A quick word of warning, some of the singeltrack during the winter months will be incredibly muddy and at some points dangerous. I don’t want to blow this out of proportion as generally it’s very manageable, but do be careful in the mountains as you’ll often be without signal if you were to hurt yourself.

I may come across as a reckless maniac who plans nothing and eats weeta-risk for breakfast, but sometimes you do have to be a little cautious. I climbed the Old Man of Storr with my bike in the pouring rain and there was a moment where I had to put my machismo aside and accept I was being a bit reckless. Thus, I laid down the bike and continued up the slippery rock by foot to the summit.

Like I said, Skye is for the most part absolutely fine, but I think it’s important to be careful when exploring an Isle notorious for having no mobile coverage. Wear a helmet, take additional supplies and ensure you have extra layers.

9. Star Gaze:

I may have moaned earlier in the article about how short the days are on Skye during the winter, but every cloud has a silver lining. In this case, there may be no clouds at all… On a clear night the stars on Skye are absolutely phenomenal and offer a show that Hollywood could only ever dream of.

Whether, you’re with a partner or friend this is a great opportunity to lay back, perhaps with a beer, and engage in some deep meaningful conversations. Alternatively, if like me you often ride solo it’s also perfect for contemplating where it all went wrong and why you have no friends.

Either way, get yourself a hot/cold beverage, sit back and enjoy the show. If you enjoy shooting long exposures then you’ll be in heaven… or may be able to see it.

10. Challenge yourself:

In this day and age it’s all too easy to become a victim of convenience.

Our lives, for the most part, are made up of familiar routines that do not challenge us. I think it’s so important on any ride to step outside of your comfort zone and tackle routes that really encourage you to dig deep. It’s the difficult moments, when you shout out loud with frustration that you’ll look back on and smile.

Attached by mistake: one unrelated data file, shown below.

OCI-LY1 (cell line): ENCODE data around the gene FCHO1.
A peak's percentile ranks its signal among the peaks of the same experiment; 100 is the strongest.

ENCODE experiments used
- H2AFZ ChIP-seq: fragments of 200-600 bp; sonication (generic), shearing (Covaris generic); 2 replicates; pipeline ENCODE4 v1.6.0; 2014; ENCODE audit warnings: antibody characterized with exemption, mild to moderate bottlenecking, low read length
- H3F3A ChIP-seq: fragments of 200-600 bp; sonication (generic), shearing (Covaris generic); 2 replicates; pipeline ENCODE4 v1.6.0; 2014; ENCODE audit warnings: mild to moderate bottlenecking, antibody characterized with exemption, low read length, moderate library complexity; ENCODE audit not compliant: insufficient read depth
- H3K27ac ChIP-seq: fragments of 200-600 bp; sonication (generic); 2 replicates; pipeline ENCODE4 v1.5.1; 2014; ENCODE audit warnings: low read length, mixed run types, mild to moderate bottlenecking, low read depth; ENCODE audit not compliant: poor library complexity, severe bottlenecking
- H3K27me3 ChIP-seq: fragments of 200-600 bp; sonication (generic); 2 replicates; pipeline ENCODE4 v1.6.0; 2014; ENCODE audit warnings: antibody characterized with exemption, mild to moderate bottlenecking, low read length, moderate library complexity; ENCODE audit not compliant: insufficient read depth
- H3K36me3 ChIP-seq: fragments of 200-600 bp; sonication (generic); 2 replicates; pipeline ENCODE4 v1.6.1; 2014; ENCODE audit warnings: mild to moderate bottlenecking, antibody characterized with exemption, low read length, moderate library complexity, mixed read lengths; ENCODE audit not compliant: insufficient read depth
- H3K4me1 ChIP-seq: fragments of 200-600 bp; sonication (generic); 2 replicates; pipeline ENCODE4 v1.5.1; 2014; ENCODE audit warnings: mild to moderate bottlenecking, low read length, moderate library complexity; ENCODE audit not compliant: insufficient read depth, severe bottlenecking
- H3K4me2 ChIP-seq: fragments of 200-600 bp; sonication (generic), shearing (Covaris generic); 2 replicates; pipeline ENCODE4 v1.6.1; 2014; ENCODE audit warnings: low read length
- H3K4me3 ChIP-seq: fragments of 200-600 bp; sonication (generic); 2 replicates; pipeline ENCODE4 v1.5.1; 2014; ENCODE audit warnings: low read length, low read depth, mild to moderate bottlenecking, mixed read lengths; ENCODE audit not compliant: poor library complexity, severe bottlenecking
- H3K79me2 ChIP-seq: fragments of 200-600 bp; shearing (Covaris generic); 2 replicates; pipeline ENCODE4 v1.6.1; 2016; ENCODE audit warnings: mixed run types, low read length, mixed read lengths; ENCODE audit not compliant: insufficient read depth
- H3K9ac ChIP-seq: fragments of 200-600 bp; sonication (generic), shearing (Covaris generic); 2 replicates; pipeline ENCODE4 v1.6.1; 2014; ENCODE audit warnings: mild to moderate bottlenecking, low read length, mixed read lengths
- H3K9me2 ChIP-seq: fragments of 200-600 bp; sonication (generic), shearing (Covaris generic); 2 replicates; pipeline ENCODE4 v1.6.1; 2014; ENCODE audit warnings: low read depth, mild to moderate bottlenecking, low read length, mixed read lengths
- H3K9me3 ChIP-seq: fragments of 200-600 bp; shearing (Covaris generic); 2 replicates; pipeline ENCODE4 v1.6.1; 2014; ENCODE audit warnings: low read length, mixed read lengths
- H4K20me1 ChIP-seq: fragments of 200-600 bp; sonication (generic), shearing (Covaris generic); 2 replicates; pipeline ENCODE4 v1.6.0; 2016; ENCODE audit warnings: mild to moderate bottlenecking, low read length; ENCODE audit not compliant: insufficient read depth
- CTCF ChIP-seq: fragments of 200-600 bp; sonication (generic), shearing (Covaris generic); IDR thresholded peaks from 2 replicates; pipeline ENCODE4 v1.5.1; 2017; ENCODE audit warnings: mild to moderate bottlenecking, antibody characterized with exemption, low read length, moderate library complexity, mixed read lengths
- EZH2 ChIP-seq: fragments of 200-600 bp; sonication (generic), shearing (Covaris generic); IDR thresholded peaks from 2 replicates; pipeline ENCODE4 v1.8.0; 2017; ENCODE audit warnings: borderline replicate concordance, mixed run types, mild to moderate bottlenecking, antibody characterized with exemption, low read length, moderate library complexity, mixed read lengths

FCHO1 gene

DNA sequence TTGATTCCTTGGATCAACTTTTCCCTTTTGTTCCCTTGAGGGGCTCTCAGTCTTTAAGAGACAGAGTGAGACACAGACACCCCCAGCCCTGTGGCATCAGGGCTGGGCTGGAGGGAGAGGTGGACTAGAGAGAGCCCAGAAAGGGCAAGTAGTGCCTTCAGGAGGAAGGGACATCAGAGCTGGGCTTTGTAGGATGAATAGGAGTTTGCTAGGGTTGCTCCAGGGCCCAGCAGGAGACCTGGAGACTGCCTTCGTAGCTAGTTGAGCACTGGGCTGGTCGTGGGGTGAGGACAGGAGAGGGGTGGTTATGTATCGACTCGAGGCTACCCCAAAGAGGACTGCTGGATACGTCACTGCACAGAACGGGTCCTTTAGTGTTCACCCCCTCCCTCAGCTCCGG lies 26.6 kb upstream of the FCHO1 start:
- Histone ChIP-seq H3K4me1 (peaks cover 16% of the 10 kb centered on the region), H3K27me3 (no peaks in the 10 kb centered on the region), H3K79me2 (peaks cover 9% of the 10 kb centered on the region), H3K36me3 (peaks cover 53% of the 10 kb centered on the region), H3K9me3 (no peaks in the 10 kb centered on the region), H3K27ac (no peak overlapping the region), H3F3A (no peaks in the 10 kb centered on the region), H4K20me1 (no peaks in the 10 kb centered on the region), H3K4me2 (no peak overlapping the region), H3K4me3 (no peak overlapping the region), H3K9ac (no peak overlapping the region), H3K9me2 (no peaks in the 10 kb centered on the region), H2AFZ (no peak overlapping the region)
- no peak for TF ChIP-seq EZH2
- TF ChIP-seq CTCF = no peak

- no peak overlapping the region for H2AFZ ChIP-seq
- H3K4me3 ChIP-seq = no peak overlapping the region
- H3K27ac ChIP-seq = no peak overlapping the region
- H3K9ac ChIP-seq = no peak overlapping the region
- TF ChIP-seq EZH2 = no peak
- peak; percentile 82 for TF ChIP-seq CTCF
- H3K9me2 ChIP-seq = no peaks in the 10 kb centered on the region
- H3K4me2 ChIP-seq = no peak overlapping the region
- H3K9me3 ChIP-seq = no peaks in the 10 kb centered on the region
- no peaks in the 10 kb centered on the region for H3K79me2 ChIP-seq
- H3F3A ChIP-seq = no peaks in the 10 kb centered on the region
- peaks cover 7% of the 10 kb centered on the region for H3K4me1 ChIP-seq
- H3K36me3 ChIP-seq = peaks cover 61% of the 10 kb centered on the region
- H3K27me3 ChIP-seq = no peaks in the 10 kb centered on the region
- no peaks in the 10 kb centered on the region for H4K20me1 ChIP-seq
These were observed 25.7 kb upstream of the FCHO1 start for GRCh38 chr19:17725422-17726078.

One of my fondest memories from the trip was dragging the bike 300+ metres up the incredibly rocky ascent to the Old Man of Storr in the pouring rain. I must have stacked it ten times and cursed at least double that on the way up, but the view from the summit will stay with me forever.

I truly believe that it’s in the wilderness, when faced with such adversity, that we grow as individuals.

It’s interesting that the most ancient wild landscapes remain one of the best environments to develop the essential skills to succeed in modern life. Patience, problem solving, courage, mental discipline, time management, determination and pretty much every other quintessential skill for the workplace…except maybe Excel…the mountains have no time for that!

Thus, my last tip for Skye is to take on the impassable, question the impossible and unlock your true potential.


Skye is one of the most exciting bikepacking destinations in the United Kingdom and I completely fell in love with the Isle. The amalgamation of phenomenal beauty and formidable ruggedness makes the island an explorer’s paradise.

I would recommend visiting in the lighter months, not because it was unpleasant in December, but because Skye is so beautiful you’re going to want as much time to explore as possible.

If this has whet your appetite for a bikepacking or Skye adventure and you’d like to know more about my expedition on Skye please see my website www.bicycletouringapocalypse.com.

Until the next time,
Jack MacGowan